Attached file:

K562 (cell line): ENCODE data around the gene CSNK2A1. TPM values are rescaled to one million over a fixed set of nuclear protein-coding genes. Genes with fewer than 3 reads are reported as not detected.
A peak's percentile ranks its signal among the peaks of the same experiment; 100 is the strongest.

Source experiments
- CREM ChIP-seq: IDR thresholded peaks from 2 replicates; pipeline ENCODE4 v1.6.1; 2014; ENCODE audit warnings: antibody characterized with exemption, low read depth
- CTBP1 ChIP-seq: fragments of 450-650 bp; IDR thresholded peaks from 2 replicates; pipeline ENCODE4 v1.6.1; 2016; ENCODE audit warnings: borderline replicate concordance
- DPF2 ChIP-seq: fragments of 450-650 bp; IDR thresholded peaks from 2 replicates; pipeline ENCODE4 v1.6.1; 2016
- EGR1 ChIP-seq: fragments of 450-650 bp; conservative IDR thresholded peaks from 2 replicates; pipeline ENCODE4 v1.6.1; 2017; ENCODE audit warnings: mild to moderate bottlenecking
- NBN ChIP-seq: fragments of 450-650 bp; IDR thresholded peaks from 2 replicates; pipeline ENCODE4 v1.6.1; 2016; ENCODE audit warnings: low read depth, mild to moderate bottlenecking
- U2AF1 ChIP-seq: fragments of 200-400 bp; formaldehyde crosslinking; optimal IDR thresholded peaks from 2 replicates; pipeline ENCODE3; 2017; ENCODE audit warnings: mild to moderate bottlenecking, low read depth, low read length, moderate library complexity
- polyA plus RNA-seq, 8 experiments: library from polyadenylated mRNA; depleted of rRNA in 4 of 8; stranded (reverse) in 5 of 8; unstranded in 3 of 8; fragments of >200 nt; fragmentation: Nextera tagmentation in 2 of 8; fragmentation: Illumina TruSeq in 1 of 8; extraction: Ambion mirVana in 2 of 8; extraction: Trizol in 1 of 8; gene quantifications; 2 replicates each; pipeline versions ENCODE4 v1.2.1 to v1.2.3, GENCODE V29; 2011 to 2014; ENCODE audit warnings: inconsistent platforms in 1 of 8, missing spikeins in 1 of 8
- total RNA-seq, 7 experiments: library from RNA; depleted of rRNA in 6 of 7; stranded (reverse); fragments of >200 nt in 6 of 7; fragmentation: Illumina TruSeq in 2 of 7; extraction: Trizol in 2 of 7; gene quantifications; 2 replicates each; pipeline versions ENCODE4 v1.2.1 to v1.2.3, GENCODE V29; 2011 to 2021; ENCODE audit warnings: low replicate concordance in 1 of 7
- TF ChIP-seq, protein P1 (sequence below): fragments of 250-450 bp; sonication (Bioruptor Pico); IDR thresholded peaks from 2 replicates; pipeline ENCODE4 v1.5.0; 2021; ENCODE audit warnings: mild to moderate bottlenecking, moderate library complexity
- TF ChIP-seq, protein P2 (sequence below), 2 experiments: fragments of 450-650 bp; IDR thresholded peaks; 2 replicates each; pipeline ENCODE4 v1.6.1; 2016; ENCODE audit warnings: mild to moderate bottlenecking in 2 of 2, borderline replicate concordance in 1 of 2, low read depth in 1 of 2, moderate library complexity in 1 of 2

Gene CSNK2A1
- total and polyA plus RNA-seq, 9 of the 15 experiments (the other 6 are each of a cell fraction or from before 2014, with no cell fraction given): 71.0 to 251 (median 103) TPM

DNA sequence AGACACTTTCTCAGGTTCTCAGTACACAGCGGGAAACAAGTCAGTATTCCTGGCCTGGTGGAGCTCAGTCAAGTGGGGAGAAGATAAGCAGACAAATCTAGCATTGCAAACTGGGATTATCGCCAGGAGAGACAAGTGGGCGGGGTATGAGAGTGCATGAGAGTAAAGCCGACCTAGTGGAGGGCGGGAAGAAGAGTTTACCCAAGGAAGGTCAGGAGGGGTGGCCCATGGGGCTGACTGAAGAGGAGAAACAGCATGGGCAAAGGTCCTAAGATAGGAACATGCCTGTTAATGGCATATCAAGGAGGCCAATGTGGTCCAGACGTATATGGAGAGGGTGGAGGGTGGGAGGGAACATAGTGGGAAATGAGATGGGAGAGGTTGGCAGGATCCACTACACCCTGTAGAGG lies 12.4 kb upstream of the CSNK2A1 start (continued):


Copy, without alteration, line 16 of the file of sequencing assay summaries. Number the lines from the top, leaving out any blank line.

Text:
DNA sequence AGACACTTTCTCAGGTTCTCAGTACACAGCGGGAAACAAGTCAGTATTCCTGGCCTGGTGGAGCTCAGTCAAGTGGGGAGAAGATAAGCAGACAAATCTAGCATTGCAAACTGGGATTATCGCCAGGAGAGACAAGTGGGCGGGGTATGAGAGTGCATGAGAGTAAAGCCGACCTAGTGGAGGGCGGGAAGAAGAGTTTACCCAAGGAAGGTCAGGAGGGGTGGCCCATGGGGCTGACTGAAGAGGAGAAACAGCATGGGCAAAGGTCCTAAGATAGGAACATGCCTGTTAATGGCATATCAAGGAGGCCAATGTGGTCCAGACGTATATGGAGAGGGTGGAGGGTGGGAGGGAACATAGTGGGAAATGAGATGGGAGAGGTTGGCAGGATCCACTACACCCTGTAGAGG lies 12.4 kb upstream of the CSNK2A1 start (continued):